There is a machlokes among the rishonim and acharonim¸ however, as to whether one performs a mitzva by eating matza on the remaining days of Pesach. According to Ibn Ezra (Shemos 12:15), one is obligated to eat matza all seven days (See Chizkuni 12:18).
R’ Ovadia Yosef (Yechave Daas 1:22) quotes the Baal Hamaor (Pesachim 26b) who asks why we don’t recite a beracha when eating matza throughout Pesach, just like we do upon eating in a sukka following the first day of sukkos. He answers by differentiating between Pesach and Sukkos, when one can live for six days by eating other food, thus one has a choice to eat matza or not. One cannot live for six days on Sukkos without any sleep. As one has no choice, therefore, but to live in a sukka, they recite a beracha upon performing this mitzva. According to R' Avraham Borenstein (Avnei Nezer OC 377), the Baal Hamaor holds that eating matza after the first day to be an optional, rather than an obligatory mitzva.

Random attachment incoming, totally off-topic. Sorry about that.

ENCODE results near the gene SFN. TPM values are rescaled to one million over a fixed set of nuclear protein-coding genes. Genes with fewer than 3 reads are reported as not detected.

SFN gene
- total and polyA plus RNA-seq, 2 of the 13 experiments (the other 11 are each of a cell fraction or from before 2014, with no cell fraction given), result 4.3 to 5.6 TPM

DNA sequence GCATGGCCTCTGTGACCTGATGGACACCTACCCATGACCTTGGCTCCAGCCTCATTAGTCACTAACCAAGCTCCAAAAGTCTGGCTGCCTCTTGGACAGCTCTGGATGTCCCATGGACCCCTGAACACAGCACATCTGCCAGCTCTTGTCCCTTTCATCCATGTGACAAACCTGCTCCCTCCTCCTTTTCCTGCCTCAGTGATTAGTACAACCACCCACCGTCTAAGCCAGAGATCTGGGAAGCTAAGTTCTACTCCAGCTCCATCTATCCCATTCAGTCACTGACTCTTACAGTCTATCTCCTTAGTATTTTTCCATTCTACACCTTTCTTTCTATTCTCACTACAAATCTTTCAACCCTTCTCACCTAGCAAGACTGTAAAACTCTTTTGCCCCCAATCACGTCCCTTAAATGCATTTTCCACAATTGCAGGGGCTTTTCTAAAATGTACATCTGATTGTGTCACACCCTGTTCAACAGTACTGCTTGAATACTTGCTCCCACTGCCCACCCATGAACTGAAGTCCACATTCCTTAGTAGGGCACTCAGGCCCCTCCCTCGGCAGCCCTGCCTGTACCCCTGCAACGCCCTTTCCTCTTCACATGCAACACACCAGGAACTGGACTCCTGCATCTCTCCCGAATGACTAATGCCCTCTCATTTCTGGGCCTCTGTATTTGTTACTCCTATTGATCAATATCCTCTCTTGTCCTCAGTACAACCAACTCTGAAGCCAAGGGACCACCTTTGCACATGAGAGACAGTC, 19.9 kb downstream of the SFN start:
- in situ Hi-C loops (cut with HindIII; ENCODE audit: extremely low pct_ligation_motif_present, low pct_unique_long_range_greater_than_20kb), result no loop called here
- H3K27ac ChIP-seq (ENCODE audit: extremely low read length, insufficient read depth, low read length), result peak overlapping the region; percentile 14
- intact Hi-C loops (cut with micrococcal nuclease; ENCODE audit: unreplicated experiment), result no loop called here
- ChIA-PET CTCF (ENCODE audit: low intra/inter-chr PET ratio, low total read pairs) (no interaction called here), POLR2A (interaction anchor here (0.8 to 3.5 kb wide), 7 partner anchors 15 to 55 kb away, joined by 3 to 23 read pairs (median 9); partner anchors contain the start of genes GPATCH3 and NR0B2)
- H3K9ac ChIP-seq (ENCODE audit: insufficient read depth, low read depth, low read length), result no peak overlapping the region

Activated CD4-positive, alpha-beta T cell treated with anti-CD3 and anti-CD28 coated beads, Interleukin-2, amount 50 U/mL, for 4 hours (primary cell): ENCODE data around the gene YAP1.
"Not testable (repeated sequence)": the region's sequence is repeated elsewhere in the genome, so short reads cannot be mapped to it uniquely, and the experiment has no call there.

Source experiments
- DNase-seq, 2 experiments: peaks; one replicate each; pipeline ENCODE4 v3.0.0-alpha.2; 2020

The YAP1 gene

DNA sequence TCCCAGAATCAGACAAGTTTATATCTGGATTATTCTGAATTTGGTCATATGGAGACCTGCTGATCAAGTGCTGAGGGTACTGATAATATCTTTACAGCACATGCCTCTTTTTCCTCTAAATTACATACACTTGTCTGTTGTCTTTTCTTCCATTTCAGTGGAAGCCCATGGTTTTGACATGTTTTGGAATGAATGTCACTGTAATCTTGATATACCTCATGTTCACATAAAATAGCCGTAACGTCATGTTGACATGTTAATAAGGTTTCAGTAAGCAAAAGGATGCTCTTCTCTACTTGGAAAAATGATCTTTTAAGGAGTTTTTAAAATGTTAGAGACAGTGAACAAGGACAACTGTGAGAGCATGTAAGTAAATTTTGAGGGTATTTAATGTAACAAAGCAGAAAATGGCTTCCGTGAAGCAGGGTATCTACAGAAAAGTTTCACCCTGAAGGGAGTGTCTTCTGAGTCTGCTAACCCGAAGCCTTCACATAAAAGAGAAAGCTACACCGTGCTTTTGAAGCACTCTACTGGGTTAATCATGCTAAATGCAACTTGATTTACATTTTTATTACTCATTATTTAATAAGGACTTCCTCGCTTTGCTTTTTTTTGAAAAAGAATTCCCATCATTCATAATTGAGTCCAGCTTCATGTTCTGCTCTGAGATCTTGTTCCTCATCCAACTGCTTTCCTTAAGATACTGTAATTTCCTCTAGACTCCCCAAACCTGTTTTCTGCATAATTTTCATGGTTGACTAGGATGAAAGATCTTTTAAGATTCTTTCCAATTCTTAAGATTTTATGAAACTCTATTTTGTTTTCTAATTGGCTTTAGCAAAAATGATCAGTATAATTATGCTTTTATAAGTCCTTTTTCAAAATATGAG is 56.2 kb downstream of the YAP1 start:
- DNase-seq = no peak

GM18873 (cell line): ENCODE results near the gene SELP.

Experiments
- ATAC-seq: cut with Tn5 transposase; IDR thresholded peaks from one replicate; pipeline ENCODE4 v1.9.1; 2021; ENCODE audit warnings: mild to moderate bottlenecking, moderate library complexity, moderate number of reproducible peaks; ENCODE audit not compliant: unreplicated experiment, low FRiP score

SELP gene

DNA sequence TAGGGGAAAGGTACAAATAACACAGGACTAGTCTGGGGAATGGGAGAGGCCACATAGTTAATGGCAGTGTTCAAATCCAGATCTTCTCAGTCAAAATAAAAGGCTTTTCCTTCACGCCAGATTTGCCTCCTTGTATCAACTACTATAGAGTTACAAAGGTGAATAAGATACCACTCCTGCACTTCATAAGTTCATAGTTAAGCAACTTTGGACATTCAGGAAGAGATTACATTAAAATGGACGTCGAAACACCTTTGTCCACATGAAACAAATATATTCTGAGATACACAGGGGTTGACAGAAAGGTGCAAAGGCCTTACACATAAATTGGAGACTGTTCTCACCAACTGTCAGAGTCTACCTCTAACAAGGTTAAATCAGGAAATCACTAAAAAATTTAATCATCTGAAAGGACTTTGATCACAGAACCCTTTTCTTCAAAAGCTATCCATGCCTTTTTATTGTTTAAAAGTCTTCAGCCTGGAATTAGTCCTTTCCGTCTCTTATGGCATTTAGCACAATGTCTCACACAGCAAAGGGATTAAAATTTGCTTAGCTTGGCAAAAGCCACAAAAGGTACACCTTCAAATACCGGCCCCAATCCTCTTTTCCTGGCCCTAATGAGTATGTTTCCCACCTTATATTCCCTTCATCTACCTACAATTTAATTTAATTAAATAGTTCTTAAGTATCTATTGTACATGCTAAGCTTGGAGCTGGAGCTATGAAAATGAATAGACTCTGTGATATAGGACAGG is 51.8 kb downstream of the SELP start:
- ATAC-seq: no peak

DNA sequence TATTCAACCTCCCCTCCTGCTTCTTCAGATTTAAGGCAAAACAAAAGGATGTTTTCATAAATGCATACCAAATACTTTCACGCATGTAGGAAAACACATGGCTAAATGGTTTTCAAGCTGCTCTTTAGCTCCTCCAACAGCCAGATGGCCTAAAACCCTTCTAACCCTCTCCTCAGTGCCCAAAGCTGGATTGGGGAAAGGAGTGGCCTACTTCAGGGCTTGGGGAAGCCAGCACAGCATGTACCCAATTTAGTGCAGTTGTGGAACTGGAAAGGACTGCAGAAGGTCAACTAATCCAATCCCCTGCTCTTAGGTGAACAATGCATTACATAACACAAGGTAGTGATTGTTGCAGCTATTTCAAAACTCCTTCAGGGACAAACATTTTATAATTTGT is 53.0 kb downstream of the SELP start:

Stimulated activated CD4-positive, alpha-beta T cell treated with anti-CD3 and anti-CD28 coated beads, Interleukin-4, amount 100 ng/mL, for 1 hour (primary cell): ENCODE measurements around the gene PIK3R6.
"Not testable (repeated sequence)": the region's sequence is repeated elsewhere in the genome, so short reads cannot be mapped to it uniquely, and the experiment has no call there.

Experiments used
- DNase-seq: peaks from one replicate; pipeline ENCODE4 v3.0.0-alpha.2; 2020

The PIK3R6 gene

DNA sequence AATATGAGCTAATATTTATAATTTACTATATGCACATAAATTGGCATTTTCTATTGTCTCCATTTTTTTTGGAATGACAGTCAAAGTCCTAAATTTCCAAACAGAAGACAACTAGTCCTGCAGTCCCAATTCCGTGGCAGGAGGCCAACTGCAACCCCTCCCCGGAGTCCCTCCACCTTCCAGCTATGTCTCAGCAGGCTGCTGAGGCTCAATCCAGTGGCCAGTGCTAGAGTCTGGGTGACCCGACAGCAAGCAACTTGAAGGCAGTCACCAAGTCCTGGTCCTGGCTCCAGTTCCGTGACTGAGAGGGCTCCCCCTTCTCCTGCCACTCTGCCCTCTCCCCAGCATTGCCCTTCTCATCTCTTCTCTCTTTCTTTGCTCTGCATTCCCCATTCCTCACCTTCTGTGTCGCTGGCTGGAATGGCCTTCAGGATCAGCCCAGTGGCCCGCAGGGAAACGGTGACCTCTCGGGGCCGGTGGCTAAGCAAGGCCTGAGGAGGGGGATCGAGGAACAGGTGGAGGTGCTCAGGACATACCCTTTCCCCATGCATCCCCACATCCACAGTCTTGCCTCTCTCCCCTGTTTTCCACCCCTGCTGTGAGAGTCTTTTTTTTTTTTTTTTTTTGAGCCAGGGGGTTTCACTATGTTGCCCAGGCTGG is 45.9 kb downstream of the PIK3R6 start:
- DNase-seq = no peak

Similarly, the Vilna Gaon (Maaseh Rav 185; Kesav Vehakabala, Devarim 16:8; Mishna Berura 475:45; 639:24) maintained that while one may not be obligated to eat matza throughout Pesach, one still fulfils a mitzva by doing so. Thus, he would make a point of eating seuda shelishis on the last day of Pesach even though he wouldn’t normally eat seuda shelishis on Yom Tov (See Aruch Hashulchan OC 475:18).
Sefer Hamichtam (Sukka 27a), the Meiri (Pesachim 91b) and the Orchos Chaim (Sukka 36), however, maintain that there is no mitzva to eat matza following the first night. Likewise, the Magen Avraham (639:17) quotes the Maharil who writes that we don’t say a beracha as there is no obligation.
R’ Ovadia Yosef writes that even according to the Vilna Gaon, saying a beracha upon eating matza other than during the seder would be a beracha levatala (beracha in vain).